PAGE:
With the push towards lower emissions ahead of stringent European regulations and increasing customer demand, Subaru has confirmed its e-Boxer hybrid drivetrain will make its Australian debut in March 2020, with partial electrification of the funky XV and practical Forester at first.

Hybridisation is eminently popular now thanks to shared platforms allowing a greater breadth of drivetrain choice across models. Hybrid variants of the Forester and XV will offer lower emissions and fuel consumption than regular petrol and diesel models, while stealing market share from the popular Toyota RAV 4 and C-HR hybrids.

As we expected, the headline figures relate to fuel economy. Subaru claims the hybrid drivetrain cuts petrol usage by 14% in combined testing, and by an impressive 19% in urban areas, where the e-Boxer system can travel in EV mode.

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Electric power is humble, with the single motor only producing 12.3kW and 66Nm, that’s enough to fill torque and improve throttle response but this certainly isn’t a performance hybrid system.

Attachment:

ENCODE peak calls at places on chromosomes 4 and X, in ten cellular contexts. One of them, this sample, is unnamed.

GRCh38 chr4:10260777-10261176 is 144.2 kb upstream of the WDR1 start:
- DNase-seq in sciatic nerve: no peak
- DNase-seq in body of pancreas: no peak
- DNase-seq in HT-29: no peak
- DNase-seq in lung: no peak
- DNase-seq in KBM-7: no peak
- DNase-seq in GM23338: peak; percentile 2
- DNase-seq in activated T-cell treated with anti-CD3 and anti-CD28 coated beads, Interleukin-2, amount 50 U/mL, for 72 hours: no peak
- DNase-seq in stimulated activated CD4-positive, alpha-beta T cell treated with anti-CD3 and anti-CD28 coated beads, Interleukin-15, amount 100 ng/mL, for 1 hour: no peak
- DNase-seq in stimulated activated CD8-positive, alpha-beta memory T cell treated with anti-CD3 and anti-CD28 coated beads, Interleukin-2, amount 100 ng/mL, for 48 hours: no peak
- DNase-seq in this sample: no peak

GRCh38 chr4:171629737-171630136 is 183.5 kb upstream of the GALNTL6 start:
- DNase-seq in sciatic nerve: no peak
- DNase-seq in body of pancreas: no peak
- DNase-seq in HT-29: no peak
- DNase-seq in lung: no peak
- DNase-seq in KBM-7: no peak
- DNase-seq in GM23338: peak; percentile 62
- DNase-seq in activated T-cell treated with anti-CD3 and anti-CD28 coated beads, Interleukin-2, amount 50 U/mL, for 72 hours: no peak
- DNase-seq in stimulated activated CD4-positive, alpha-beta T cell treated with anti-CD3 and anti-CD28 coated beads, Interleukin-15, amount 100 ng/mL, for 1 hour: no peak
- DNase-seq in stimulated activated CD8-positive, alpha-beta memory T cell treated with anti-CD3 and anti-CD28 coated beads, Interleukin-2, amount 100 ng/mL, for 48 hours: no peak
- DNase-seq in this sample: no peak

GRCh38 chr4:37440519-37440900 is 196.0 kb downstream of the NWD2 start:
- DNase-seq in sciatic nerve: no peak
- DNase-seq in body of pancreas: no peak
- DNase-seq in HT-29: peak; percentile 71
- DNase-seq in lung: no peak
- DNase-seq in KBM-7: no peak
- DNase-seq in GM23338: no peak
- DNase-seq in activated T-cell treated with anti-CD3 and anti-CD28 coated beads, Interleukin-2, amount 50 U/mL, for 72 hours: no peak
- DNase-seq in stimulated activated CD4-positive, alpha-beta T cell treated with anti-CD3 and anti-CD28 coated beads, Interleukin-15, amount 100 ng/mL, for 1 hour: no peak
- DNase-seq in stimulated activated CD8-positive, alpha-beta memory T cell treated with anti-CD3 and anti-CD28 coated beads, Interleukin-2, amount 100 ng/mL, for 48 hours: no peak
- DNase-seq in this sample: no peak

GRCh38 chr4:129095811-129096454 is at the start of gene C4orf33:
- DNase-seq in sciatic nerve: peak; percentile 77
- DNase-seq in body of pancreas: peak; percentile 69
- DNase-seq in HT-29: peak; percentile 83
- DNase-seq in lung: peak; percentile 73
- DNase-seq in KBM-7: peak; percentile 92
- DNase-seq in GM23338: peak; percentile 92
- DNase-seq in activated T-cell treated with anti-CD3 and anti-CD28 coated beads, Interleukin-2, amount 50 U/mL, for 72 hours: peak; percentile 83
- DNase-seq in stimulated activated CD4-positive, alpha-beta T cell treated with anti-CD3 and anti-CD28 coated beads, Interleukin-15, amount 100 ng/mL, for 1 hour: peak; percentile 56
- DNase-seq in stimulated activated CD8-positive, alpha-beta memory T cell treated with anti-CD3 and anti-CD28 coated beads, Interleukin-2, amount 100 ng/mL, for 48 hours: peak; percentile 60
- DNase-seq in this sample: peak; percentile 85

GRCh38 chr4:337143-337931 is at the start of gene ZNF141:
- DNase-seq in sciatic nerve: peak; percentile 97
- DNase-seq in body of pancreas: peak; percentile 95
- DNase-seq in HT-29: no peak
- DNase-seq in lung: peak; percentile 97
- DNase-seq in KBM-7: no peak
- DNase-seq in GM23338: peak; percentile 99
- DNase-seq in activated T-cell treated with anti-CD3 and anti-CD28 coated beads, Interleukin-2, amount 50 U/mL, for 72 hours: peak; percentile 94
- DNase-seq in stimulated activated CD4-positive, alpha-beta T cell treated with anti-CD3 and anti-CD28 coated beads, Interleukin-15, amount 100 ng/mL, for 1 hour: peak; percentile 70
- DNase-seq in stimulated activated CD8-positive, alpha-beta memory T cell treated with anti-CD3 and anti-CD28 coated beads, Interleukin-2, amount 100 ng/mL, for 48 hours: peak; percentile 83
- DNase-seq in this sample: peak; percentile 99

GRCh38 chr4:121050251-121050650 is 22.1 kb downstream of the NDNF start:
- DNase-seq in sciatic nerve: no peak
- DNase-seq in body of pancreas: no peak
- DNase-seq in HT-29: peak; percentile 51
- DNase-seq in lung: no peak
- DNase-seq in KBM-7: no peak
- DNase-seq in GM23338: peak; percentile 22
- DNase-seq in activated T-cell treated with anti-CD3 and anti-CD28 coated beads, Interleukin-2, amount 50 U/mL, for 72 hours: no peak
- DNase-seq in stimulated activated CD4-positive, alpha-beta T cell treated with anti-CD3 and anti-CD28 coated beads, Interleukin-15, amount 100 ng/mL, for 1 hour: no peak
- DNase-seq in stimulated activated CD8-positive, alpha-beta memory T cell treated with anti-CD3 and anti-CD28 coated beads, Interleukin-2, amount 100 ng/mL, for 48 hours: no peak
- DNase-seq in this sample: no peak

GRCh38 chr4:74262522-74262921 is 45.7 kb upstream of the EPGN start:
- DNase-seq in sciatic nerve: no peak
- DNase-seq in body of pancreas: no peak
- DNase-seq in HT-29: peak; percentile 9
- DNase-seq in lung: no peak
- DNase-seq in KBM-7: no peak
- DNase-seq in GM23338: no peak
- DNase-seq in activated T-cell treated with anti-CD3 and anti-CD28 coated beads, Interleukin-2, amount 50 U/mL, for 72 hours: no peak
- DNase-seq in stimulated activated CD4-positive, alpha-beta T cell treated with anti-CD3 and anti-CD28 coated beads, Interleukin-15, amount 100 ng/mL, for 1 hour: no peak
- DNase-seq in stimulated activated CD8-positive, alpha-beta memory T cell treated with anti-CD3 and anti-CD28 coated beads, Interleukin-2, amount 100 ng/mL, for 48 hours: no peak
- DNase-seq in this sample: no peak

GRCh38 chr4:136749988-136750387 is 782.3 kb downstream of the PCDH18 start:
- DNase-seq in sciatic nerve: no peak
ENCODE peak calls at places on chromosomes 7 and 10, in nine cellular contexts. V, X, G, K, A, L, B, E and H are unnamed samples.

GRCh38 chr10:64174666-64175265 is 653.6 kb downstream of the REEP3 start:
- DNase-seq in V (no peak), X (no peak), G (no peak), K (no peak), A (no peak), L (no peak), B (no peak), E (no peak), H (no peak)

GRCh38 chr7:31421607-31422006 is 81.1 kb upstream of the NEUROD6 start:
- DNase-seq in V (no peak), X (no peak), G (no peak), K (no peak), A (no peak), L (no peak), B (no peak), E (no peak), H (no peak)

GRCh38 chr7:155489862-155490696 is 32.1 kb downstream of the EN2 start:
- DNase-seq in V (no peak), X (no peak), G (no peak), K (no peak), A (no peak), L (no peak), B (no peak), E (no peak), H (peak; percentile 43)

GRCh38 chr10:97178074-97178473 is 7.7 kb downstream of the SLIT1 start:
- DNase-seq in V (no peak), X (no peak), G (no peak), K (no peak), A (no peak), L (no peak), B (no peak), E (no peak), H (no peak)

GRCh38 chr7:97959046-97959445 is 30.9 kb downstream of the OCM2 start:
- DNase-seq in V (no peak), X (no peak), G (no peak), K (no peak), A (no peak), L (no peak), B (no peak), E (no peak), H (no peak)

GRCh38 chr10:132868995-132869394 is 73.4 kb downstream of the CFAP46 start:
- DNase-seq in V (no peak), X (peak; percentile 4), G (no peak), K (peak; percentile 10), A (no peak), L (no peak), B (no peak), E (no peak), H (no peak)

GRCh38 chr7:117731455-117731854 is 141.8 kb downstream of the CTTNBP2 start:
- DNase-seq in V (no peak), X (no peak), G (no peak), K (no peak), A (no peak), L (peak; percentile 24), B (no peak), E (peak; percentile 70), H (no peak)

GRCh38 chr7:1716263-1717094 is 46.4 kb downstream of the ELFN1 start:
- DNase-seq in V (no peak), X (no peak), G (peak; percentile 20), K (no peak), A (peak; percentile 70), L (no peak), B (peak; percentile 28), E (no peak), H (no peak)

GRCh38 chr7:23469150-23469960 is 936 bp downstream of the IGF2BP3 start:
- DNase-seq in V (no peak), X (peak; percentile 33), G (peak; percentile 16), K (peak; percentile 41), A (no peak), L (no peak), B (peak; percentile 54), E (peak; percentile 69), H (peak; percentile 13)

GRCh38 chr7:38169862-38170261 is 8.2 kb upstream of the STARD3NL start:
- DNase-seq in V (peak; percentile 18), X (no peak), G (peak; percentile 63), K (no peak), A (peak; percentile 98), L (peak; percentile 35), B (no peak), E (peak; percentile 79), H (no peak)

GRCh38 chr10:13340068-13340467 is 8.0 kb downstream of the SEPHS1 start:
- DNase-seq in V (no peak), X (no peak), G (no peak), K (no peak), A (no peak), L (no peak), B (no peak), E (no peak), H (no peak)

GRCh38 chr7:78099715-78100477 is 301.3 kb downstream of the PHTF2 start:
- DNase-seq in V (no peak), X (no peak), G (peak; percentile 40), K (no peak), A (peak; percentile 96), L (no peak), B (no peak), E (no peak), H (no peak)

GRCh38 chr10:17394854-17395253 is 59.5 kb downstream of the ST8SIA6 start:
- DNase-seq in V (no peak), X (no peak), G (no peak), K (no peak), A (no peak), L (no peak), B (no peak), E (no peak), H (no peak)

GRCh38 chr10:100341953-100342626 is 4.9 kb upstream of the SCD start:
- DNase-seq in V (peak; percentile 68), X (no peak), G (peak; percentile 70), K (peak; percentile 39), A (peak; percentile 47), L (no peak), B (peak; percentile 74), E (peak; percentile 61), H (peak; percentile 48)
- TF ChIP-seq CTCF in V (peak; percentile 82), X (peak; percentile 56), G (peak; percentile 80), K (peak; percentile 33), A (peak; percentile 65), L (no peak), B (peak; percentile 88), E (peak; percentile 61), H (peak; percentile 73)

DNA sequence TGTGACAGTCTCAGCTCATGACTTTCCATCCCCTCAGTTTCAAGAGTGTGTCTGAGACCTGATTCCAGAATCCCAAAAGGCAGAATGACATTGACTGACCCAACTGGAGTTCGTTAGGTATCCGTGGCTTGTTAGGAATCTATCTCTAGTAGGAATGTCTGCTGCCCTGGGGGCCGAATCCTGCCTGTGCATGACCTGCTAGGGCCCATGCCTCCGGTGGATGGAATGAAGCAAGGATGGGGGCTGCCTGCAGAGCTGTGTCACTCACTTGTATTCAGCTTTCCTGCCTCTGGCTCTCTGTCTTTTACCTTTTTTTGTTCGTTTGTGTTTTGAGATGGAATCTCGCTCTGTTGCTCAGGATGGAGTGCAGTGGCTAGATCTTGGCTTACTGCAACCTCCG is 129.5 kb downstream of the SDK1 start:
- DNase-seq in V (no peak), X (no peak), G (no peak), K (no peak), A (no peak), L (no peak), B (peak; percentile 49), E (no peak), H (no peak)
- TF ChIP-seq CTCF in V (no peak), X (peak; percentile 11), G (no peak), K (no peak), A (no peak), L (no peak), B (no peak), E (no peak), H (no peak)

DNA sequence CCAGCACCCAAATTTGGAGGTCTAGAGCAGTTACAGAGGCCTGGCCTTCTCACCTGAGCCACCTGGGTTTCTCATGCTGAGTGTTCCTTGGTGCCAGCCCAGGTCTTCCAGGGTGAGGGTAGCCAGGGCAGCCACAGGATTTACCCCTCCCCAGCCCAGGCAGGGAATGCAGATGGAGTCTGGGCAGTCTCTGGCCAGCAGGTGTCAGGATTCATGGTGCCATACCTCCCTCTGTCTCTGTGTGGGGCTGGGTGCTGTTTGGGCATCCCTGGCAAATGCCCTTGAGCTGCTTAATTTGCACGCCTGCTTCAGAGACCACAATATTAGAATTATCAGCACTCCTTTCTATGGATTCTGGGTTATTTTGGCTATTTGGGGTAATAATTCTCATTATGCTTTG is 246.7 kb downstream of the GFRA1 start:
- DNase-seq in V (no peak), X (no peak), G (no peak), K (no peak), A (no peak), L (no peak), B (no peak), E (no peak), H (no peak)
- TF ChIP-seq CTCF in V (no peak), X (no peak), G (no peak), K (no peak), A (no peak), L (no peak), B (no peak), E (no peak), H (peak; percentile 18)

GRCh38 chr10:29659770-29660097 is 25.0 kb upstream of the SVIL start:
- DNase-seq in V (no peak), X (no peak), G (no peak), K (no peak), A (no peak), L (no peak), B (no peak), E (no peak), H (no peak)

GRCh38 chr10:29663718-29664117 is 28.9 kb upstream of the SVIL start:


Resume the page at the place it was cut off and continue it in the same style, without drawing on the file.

The electric motor is bolstered by Subaru’s standard-issue two-litre four-cylinder boxer engine, it’s a naturally aspirated unit with respectable outputs of 110kW and 196Nm.

Depending on charge levels EV mode will be functional from standstill to 40km/h thanks to the lithium-ion battery under the boot floor.

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There are three driving configurations for the hybrid; naturally a full EV mode makes an appearance, but above 40km/h and greater throttle inputs the electric motor works to enhance the petrol engine, while the extra battery capacity means the boxer can be switched off during high-speed coasting without losing accessory power.

Naturally, there is regenerative braking too, which works at all speeds to keep battery charge high.